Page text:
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Rose-Hulman's Operation Catapult treats High School Students to a Taste of College Life
June 28, 2011
A miniature hovercraft glides down the hallway, tracking to one side and bumping into pedestrians despite the best efforts of its operator. "It likes to go to the right," one of the team members comments as the others laugh.
Welcome to Rose-Hulman Institute of Technology's Operation Catapult, a summer program which enables high school students to participate in hands-on engineering projects as they experience a slice of campus life.
||132 students ask each other personal questions to supply answers for the grid boxes of their "bingo" cards as Catapult kicks off with a round of Get-Acquainted Bingo.
"That is actually really good and y'all are getting really high hover," Catapult Director Patsy Brackin encourages. The professor of mechanical engineering says that students must work in teams to complete their projects, while remaining within a limited budget.
The program, now in its 45th year, is open to students who have completed their junior year of high school. Over the course of their three week session, students will stretch their brains by attending lectures and working in groups to build projects ranging from hovercraft to human-powered refrigerators. Guided by Rose-Hulman faculty and technicians, the participants are encouraged to take on challenging projects that are of interest to them, but which they don't have a great deal of current knowledge.
This year, the program's first session is bursting at the seams with eager students. "Normally in first session we have about 115," Brackin explains, but this year she says, there are 132 students.
Operation Catapult provides a unique opportunity for participants. Along with Rose-Hulman's world-class faculty, students have access to facilities and equipment not available to most. "The thing that is the absolute best about Catapult is that they have full use of our facilities," Brackin explains. That aspect affords students the ability to tackle projects that they could never do in a regular school setting.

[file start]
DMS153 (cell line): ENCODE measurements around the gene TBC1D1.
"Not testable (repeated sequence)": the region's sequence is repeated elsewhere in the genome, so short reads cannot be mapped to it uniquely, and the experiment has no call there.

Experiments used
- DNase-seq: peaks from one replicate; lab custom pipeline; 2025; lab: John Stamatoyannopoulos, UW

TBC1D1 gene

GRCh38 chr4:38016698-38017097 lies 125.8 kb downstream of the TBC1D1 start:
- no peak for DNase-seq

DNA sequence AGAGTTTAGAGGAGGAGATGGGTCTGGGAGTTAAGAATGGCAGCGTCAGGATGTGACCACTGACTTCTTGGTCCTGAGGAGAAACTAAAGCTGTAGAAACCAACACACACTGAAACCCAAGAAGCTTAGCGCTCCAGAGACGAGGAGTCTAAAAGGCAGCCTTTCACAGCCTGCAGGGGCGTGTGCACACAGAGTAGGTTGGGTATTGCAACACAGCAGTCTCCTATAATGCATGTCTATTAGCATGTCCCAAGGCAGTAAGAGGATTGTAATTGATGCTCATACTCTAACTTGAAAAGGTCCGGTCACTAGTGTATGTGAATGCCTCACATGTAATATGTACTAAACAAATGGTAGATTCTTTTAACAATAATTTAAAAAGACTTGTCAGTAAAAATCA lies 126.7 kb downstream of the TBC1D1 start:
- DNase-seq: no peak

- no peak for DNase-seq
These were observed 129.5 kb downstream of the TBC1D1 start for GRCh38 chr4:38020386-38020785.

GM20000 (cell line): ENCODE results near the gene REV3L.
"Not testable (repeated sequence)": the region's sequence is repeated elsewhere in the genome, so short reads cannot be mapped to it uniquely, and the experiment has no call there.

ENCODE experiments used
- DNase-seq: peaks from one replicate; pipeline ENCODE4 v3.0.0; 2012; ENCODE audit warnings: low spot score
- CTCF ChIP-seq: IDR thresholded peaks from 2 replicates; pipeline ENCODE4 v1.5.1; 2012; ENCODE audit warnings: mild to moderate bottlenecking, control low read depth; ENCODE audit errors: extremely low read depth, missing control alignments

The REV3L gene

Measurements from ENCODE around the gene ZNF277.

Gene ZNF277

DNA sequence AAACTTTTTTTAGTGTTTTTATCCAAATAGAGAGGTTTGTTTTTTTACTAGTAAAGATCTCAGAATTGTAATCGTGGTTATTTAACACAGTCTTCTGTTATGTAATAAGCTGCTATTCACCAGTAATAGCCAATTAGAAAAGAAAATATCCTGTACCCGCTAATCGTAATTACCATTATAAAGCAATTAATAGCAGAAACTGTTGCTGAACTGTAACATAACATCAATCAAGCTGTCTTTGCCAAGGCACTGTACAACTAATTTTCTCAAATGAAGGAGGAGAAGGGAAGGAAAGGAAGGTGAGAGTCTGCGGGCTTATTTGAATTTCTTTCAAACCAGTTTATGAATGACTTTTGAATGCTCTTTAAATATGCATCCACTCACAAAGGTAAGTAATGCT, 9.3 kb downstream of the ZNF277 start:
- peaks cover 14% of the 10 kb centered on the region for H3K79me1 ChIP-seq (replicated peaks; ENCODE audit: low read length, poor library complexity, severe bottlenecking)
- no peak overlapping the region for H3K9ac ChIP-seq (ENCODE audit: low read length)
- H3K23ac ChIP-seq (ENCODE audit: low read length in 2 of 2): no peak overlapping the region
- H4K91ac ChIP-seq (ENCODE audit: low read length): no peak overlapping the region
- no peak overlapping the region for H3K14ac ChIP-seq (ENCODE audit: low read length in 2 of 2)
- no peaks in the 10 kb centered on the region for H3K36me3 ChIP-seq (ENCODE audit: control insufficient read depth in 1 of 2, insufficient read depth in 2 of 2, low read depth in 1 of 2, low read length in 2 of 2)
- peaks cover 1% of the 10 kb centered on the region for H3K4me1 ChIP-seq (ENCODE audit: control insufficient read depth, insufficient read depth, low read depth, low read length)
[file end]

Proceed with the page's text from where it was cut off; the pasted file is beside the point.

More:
Rose-Hulman technicians help the catapulters translate their ideas into real, working mechanisms. "This is the first time for many students that they have been able to work with technical people to build stuff," Brackin says.
Mechanical engineering technician Ray Bland helps students acquire the materials they need to complete their assignments. In the Operation Catapult supply room, teams have access to tools and other items they need to build their projects. "Students can come here, check out consumables like tape and adhesives, and also tools," Bland says.
Just down the hall from the hovercraft teams, another group develops a Rube Goldberg project to steep a tea bag for a specific amount of time, using a required amount of steps. "Our goal is to remove a tea bag after almost 2 minutes of steeping," team member Kerry McQuaid explains. Employing a series of toppling dominoes, falling checkers, rolling marbles, and even a cup of vinegar and some baking soda, the group must remain within a $50 budget while completing the assigned task.
"We've got at least 15 steps at the moment," McQuaid says. But the team is far from done. "The requirement is to have 20 steps," adds Brackin.
Operation Catapult not only provides attendees with hands-on engineering experience, it also gives them a taste of college life. Rose-Hulman student-counselors oversee the social component of the program, planning activities both on and off campus.
"It's our job to be with the kids from 5 p.m. to 2 a.m.," explains counselor Elaine Schaudt. Cookouts, paintball, field trips and other fun activities add a social component to the hands-on academic program. Living in the residence halls during their stay completes the catapulters' well-rounded campus experience.
The first session of Operation Catapult continues through July 1, when it culminates with a presentation of student projects. Session two will begin on July 11th and run through July 29th.